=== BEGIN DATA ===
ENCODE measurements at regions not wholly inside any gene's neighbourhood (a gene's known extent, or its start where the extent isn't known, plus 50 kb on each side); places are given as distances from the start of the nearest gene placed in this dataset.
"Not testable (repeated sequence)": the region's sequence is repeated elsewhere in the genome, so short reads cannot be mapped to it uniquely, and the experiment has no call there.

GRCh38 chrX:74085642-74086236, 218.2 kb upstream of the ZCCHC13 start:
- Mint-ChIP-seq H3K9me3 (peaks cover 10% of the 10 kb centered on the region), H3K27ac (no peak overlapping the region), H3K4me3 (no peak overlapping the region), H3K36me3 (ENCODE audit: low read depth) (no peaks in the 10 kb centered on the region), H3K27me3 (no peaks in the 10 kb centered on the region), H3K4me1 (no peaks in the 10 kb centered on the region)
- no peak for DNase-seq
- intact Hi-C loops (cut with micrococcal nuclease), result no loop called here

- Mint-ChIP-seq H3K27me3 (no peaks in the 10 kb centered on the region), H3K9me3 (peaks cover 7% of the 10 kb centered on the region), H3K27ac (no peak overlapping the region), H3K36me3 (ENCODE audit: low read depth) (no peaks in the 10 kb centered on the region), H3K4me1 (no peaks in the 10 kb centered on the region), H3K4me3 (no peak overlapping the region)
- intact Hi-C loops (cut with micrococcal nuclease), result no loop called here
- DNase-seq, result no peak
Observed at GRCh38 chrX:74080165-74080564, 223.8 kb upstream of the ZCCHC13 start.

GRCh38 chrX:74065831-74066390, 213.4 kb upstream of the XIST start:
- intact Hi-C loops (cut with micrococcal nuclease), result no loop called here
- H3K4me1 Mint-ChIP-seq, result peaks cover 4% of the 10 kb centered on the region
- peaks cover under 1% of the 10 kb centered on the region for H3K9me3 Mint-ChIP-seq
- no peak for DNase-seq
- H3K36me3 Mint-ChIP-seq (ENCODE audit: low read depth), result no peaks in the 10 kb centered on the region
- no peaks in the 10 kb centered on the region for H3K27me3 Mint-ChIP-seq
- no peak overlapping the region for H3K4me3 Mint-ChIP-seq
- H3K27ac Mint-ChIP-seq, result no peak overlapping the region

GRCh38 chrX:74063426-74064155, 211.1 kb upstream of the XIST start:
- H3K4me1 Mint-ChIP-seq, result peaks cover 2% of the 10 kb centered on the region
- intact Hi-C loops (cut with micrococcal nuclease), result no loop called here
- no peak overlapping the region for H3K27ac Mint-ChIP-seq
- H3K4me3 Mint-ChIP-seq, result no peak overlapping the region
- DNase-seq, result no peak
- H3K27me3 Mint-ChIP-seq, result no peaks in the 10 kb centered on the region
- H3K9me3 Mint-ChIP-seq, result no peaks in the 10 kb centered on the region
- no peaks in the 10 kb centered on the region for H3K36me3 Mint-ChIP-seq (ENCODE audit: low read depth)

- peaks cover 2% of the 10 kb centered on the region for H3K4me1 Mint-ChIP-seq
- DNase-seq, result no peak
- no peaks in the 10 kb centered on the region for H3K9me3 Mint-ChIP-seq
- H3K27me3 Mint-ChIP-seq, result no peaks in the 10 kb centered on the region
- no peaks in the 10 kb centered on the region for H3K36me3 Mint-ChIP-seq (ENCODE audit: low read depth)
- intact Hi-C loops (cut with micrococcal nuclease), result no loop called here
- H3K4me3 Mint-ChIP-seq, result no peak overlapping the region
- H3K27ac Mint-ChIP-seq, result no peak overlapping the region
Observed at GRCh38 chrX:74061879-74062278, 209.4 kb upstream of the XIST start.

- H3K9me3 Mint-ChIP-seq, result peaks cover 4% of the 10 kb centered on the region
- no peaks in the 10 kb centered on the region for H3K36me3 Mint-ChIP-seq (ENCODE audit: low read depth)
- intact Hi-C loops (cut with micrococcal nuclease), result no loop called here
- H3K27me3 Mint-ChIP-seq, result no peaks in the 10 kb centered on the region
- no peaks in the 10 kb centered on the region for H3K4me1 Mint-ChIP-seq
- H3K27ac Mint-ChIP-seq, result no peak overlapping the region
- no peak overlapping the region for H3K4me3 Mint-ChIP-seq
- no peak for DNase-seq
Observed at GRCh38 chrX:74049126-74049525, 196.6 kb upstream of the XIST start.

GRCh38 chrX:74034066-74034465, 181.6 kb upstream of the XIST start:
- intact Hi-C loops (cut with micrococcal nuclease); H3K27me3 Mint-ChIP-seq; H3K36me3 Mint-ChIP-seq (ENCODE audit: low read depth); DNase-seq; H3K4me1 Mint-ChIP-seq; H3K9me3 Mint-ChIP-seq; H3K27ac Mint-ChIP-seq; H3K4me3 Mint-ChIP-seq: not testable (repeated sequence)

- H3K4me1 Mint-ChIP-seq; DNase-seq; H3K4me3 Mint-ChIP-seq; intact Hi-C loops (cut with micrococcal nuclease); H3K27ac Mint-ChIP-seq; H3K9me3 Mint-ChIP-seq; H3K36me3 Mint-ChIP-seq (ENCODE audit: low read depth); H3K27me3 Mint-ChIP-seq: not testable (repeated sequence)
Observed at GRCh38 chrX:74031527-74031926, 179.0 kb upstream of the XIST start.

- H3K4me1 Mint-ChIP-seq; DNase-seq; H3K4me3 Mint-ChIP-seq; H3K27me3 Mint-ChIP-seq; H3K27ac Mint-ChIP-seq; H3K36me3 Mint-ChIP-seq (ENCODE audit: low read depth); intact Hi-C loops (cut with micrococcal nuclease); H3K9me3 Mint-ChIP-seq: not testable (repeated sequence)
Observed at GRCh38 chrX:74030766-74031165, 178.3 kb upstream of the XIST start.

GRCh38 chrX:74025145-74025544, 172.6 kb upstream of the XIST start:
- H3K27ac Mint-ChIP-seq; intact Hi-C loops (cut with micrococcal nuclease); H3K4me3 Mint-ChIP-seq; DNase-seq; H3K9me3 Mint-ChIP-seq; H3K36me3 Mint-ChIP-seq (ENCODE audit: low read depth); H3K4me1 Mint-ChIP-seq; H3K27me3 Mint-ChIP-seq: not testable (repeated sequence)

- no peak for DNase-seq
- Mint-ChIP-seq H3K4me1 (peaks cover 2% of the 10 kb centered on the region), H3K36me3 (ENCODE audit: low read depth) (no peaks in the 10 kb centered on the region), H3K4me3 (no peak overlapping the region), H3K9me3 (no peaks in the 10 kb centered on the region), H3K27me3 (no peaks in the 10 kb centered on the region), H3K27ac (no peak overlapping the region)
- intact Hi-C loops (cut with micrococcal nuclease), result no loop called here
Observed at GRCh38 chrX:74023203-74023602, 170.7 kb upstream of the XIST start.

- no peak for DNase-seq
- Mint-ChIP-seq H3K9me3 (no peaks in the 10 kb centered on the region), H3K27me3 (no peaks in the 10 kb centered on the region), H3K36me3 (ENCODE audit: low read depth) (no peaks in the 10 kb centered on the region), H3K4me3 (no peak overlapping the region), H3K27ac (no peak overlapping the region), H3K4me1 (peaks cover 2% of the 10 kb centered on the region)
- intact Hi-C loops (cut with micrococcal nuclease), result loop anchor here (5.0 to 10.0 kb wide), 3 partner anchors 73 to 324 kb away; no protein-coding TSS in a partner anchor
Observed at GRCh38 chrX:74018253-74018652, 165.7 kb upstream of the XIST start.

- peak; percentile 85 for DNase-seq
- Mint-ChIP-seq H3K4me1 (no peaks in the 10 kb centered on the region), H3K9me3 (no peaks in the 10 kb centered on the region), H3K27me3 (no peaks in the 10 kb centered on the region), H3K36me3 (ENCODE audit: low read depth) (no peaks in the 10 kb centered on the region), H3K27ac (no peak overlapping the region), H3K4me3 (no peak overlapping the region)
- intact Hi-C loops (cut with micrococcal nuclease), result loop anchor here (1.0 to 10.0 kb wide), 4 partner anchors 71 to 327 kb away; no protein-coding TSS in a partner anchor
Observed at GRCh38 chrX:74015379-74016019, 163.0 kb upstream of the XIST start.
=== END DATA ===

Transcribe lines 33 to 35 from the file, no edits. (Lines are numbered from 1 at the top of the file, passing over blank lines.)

- no peaks in the 10 kb centered on the region for H3K36me3 Mint-ChIP-seq (ENCODE audit: low read depth)
- intact Hi-C loops (cut with micrococcal nuclease), result no loop called here
- H3K4me3 Mint-ChIP-seq, result no peak overlapping the region